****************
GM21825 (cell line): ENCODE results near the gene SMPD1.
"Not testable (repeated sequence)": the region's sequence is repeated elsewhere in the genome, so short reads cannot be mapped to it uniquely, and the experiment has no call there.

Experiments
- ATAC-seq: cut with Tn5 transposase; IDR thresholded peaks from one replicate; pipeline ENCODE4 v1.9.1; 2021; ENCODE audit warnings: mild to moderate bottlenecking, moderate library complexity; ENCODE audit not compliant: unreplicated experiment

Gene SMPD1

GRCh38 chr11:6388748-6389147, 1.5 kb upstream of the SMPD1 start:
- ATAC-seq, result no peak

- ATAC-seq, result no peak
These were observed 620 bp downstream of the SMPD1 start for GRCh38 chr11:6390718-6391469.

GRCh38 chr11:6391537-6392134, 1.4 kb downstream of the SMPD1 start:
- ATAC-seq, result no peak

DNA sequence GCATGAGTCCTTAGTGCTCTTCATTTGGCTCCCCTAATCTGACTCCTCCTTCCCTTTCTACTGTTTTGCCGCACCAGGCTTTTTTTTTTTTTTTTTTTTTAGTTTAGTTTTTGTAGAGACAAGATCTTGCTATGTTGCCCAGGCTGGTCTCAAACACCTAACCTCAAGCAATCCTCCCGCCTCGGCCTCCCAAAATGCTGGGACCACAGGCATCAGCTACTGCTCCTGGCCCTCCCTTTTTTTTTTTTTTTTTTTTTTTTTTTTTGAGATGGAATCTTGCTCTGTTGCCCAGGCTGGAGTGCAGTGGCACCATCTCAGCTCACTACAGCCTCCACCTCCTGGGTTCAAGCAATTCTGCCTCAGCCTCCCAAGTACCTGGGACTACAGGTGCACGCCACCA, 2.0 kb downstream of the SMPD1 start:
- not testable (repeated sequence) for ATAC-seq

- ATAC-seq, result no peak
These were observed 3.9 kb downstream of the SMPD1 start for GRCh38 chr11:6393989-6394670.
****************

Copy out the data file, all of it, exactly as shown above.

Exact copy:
GM21825 (cell line): ENCODE results near the gene SMPD1.
"Not testable (repeated sequence)": the region's sequence is repeated elsewhere in the genome, so short reads cannot be mapped to it uniquely, and the experiment has no call there.

Experiments
- ATAC-seq: cut with Tn5 transposase; IDR thresholded peaks from one replicate; pipeline ENCODE4 v1.9.1; 2021; ENCODE audit warnings: mild to moderate bottlenecking, moderate library complexity; ENCODE audit not compliant: unreplicated experiment

Gene SMPD1

GRCh38 chr11:6388748-6389147, 1.5 kb upstream of the SMPD1 start:
- ATAC-seq, result no peak

- ATAC-seq, result no peak
These were observed 620 bp downstream of the SMPD1 start for GRCh38 chr11:6390718-6391469.

GRCh38 chr11:6391537-6392134, 1.4 kb downstream of the SMPD1 start:
- ATAC-seq, result no peak

DNA sequence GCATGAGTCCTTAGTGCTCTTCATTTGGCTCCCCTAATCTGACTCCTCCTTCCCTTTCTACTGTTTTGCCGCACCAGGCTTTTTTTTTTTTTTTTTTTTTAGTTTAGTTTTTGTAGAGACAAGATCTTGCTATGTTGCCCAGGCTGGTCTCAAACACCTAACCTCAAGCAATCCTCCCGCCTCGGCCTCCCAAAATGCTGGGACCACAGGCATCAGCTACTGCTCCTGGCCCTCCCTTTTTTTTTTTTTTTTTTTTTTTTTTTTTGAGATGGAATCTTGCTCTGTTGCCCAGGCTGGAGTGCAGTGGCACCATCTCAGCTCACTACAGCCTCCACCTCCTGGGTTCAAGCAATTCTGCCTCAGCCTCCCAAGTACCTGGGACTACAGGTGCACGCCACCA, 2.0 kb downstream of the SMPD1 start:
- not testable (repeated sequence) for ATAC-seq

- ATAC-seq, result no peak
These were observed 3.9 kb downstream of the SMPD1 start for GRCh38 chr11:6393989-6394670.